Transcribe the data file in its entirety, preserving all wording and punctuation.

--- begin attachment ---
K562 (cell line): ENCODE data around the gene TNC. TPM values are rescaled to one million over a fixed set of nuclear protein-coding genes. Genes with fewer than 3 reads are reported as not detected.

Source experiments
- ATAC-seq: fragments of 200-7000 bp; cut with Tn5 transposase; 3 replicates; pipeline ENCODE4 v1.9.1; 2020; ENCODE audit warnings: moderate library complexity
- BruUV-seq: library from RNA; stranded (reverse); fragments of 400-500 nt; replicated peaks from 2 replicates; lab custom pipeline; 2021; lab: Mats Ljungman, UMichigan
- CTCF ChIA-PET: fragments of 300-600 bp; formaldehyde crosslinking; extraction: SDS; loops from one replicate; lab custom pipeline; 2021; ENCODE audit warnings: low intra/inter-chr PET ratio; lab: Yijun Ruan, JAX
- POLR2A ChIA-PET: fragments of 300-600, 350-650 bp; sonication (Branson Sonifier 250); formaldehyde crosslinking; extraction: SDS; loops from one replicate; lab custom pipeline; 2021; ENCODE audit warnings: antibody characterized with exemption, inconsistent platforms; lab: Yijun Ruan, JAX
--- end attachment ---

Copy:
K562 (cell line): ENCODE data around the gene TNC. TPM values are rescaled to one million over a fixed set of nuclear protein-coding genes. Genes with fewer than 3 reads are reported as not detected.

Source experiments
- ATAC-seq: fragments of 200-7000 bp; cut with Tn5 transposase; 3 replicates; pipeline ENCODE4 v1.9.1; 2020; ENCODE audit warnings: moderate library complexity
- BruUV-seq: library from RNA; stranded (reverse); fragments of 400-500 nt; replicated peaks from 2 replicates; lab custom pipeline; 2021; lab: Mats Ljungman, UMichigan
- CTCF ChIA-PET: fragments of 300-600 bp; formaldehyde crosslinking; extraction: SDS; loops from one replicate; lab custom pipeline; 2021; ENCODE audit warnings: low intra/inter-chr PET ratio; lab: Yijun Ruan, JAX
- POLR2A ChIA-PET: fragments of 300-600, 350-650 bp; sonication (Branson Sonifier 250); formaldehyde crosslinking; extraction: SDS; loops from one replicate; lab custom pipeline; 2021; ENCODE audit warnings: antibody characterized with exemption, inconsistent platforms; lab: Yijun Ruan, JAX